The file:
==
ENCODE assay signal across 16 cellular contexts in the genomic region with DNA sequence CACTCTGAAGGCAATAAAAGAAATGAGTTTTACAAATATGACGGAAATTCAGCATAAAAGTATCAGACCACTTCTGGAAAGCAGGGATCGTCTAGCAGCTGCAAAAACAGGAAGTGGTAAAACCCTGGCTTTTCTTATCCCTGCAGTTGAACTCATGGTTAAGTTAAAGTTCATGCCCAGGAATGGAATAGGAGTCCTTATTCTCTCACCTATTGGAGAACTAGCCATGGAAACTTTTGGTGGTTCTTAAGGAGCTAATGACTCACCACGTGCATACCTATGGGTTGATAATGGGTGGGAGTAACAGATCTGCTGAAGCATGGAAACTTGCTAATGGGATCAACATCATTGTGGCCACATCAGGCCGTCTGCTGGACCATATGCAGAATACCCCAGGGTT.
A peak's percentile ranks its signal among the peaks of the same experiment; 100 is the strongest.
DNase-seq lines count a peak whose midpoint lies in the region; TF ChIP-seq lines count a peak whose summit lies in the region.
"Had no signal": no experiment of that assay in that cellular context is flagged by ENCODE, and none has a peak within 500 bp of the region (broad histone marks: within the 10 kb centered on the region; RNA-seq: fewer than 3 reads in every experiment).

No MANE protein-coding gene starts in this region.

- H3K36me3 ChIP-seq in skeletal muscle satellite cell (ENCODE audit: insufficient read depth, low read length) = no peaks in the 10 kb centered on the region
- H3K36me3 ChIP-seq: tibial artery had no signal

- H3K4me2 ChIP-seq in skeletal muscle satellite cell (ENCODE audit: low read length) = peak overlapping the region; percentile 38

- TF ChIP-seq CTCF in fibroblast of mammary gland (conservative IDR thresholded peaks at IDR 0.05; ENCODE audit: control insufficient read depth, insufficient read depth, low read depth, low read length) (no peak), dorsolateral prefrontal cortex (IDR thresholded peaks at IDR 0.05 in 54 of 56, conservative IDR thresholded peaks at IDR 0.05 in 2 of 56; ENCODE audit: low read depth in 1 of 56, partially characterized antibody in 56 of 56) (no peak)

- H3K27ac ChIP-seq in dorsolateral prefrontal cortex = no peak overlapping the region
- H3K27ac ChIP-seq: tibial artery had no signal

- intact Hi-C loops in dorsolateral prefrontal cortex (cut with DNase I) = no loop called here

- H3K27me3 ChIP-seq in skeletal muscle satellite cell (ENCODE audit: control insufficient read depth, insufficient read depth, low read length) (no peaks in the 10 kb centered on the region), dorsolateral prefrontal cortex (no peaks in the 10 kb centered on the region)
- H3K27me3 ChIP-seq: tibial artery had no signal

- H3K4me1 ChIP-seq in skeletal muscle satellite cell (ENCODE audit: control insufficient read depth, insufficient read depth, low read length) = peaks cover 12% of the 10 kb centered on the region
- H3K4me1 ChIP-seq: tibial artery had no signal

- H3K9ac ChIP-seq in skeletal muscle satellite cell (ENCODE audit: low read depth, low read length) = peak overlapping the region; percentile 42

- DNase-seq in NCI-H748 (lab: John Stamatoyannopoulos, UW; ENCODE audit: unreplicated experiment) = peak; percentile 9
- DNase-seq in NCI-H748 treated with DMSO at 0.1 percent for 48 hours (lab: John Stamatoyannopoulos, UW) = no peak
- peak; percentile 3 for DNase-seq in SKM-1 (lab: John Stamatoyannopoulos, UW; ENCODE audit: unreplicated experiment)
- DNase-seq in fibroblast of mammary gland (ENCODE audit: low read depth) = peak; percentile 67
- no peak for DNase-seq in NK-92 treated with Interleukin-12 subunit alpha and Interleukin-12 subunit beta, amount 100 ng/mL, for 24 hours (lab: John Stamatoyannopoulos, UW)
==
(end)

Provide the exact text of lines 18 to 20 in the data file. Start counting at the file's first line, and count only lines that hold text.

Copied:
- DNase-seq in NCI-H748 (lab: John Stamatoyannopoulos, UW; ENCODE audit: unreplicated experiment) = peak; percentile 9
- DNase-seq in NCI-H748 treated with DMSO at 0.1 percent for 48 hours (lab: John Stamatoyannopoulos, UW) = no peak
- peak; percentile 3 for DNase-seq in SKM-1 (lab: John Stamatoyannopoulos, UW; ENCODE audit: unreplicated experiment)